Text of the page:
Virus

Today I’m going to talk about: Virus (life science)

Virus (life science), infectious agent found in virtually all life
forms, including humans, animals, plants, fungi, and bacteria. Viruses
consist of genetic material DNA or RNA but not both surrounded by a
protective coating of protein, called a capsid, with or without an outer
lipid envelope. Viruses are between 20 and 100 times smaller than bacteria
and hence are too small to be seen by light microscopy. Viruses are not
considered free-living, since they cannot reproduce outside of a living
cell; thhey have evolved to transmit their genetic information from one cell
to another for the purpose of replication. Viral replication is often
carried out at the expense of the host: Diseases such as herpes, rabies,
influenza, some cancers, poliomyelitis, and yellow fever are of viral
origin. Of the estimated 1000 to 1500 types of viruses, approximately 250
cause disease in humans (over 100 of which cause the common cold), and 100
infect other animals. Because viruses are programmed to carry genetic
information into cells, they have been used to replace ddefective cellular
genes. Viruses are also being altered by genetic engineering to kill
selected cell populations, such as tumor cells. The use of genetically
engineered viruses for medical intervention is a relatively new field, and
none of these therapies is widely available.

Because viral processes so

o closely resemble normal cellular processes,
abundant information about cell biology and genetics has come from studying
viruses. Basic scientists and medical researchers at university and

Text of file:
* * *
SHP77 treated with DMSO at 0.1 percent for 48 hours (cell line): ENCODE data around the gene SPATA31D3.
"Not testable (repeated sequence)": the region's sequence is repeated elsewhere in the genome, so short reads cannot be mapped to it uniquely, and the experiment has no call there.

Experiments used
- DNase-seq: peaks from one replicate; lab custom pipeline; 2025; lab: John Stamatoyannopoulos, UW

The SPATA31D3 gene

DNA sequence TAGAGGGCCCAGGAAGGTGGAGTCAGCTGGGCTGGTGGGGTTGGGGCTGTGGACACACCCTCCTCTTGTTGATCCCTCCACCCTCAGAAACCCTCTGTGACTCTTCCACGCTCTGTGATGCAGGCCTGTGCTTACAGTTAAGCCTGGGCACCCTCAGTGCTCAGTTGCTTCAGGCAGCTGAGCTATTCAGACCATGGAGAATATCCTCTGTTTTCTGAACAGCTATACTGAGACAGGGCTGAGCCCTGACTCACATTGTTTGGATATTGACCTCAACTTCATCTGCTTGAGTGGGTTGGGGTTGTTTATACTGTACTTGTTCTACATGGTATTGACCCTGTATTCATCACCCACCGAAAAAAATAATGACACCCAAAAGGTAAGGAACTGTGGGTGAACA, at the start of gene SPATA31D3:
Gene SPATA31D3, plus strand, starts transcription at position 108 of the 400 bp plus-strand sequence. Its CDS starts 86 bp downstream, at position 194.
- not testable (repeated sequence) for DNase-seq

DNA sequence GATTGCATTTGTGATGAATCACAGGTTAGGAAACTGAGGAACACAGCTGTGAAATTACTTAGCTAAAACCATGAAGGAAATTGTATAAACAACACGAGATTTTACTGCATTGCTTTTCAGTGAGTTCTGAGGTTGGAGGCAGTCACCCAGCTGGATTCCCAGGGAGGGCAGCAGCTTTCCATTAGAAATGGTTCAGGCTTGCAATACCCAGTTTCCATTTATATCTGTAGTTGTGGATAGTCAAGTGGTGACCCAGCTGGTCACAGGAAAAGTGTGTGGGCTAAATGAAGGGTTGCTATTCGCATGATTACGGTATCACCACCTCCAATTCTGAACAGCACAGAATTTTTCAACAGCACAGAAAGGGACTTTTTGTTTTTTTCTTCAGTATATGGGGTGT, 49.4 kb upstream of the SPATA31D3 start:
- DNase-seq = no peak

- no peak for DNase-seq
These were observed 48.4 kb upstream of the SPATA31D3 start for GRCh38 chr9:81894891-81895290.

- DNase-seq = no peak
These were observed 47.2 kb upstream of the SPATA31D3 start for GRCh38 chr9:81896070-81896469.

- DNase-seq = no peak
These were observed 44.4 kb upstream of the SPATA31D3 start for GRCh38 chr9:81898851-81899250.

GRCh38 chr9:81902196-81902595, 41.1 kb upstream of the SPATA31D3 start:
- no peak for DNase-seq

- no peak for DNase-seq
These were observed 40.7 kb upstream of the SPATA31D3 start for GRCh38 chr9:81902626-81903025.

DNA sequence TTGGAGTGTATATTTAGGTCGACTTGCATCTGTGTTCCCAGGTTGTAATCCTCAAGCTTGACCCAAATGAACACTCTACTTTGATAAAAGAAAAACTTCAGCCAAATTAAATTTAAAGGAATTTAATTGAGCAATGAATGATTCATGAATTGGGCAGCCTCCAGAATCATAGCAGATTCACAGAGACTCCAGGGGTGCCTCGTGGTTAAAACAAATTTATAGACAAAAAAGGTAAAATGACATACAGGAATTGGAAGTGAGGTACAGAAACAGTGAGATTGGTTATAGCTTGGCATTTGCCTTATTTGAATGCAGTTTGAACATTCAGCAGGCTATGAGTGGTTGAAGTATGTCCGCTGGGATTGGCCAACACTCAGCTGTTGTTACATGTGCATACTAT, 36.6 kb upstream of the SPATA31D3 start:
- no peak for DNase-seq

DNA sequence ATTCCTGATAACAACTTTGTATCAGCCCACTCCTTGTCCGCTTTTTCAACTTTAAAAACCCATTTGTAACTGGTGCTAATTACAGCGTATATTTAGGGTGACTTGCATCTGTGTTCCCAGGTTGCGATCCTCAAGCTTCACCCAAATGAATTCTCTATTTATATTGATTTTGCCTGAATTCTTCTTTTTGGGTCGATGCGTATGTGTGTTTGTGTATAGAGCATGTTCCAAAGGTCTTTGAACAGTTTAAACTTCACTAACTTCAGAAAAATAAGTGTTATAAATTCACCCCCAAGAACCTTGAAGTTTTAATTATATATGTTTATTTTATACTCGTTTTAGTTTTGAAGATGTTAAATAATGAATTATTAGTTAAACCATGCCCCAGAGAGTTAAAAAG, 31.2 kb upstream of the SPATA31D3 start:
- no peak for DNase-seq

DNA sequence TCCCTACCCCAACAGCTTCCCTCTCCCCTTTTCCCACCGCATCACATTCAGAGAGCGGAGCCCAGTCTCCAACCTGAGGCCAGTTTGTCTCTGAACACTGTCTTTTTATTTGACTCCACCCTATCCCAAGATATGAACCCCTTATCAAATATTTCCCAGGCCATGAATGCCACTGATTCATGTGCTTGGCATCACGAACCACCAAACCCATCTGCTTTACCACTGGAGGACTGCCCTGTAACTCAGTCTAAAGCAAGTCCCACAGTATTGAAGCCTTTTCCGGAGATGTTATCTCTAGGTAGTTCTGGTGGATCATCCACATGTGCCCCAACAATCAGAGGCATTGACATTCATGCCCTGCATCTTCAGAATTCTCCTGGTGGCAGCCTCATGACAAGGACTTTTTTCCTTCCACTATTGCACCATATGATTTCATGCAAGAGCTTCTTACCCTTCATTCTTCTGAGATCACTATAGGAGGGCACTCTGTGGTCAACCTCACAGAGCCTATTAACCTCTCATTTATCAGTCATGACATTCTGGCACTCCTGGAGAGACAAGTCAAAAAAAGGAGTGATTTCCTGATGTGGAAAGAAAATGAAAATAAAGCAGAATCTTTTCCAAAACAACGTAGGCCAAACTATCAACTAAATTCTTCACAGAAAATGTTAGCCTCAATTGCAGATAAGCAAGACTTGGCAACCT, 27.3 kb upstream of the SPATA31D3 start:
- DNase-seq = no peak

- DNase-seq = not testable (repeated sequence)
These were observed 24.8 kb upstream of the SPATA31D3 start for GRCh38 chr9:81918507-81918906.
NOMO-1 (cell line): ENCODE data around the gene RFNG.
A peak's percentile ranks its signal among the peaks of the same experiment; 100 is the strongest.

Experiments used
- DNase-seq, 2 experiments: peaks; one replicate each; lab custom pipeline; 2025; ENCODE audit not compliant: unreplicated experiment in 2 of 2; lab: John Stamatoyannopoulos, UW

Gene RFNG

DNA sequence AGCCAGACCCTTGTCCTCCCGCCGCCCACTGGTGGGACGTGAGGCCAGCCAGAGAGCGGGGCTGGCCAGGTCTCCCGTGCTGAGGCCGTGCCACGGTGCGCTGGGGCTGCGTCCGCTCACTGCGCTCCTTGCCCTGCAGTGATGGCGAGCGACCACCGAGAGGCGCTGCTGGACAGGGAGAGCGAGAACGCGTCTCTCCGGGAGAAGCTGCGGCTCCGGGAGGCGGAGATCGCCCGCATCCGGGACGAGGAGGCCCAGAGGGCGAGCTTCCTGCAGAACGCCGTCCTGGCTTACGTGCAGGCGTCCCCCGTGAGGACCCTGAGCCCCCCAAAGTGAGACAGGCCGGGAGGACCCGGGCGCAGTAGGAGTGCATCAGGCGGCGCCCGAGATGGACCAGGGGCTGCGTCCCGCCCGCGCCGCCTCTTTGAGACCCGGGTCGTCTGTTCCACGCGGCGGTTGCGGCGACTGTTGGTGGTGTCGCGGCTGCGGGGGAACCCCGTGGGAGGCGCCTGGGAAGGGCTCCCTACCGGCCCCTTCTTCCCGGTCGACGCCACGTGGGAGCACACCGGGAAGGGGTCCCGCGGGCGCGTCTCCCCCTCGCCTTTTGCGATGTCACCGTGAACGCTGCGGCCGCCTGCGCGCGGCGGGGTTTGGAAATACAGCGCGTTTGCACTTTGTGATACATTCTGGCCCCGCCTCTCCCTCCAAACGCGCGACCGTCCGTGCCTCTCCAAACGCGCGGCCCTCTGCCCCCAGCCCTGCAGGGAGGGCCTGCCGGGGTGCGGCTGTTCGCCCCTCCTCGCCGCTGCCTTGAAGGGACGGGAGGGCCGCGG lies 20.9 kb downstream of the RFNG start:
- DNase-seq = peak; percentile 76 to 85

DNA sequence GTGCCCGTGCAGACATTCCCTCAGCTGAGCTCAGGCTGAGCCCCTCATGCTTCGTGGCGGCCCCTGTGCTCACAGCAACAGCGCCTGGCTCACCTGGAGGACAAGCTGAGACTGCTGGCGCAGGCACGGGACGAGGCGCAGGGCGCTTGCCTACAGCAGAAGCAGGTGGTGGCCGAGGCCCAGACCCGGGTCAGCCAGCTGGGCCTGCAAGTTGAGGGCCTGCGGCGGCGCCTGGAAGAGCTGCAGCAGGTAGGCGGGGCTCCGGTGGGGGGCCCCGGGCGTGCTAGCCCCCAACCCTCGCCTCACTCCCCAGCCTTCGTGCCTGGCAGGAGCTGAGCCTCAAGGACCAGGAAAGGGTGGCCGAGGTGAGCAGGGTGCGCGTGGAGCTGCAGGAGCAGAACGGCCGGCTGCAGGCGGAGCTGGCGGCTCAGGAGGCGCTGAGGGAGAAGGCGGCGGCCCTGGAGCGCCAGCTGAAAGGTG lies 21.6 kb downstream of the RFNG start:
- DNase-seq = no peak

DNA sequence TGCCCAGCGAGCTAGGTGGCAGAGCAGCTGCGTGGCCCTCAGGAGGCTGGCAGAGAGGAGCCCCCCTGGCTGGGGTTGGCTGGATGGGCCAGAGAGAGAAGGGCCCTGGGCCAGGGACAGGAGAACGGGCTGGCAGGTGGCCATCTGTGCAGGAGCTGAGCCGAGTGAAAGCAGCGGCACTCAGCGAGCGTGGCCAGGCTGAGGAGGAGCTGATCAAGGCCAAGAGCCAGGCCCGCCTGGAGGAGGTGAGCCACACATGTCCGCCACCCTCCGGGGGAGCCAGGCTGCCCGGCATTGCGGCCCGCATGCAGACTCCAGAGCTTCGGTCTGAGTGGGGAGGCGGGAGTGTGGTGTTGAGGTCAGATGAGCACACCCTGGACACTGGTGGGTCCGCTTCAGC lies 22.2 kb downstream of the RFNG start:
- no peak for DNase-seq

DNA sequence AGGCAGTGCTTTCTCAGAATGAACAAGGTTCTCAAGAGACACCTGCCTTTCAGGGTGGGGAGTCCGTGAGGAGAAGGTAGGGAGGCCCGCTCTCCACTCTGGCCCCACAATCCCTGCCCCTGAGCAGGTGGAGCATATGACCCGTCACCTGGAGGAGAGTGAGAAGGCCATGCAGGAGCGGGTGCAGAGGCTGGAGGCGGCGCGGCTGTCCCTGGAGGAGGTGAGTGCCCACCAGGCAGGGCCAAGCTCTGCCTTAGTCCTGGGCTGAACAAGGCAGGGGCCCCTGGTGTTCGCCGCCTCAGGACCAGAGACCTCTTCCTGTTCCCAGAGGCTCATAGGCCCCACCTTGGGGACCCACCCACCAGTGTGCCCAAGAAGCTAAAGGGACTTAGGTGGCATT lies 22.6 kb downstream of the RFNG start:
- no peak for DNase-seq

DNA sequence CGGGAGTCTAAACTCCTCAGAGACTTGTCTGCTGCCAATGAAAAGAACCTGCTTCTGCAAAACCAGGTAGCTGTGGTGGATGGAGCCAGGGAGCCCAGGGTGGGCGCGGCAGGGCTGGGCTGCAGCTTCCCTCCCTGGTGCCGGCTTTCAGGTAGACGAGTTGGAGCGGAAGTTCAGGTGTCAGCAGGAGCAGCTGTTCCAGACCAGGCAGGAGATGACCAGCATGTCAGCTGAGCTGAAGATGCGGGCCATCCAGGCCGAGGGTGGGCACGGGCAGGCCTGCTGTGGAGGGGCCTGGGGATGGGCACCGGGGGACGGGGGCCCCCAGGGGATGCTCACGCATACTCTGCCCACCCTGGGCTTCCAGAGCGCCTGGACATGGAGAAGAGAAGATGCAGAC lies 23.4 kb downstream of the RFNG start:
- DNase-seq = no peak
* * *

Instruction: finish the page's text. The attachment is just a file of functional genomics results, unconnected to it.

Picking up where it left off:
hospital laboratories are working to understand viral mechanisms of action
and are searching for new and better ways to treat viral illnesses. Many
pharmaceutical and biotechnology companies are actively pursuing effective
antiviral therapies. Viruses can also serve as tools. Because they are
efficient factories for the production of viral proteins, viruses have been
harnessed to produce a wide variety of proteins for industrial and research
purposes. A new area of endeavor is the use of viruses for gene therapy.
Because viruses are programmed to carry genetic information into cells,
they have been used to replace defective cellular genes. Viruses are also
being altered by genetic engineering tto kill selected cell populations,
such as tumor cells. The use of genetically engineered viruses for medical
intervention is a relatively new field, and none of these therapies is
widely available. However, this is a fast-growing area of research, and
many clinical trials are now in progress. The use of genetically engineered
viruses extends beyond the medical field. Recombinant insect viruses have
agricultural applications and are currently being tested in field trials
for their effectiveness as pesticides.

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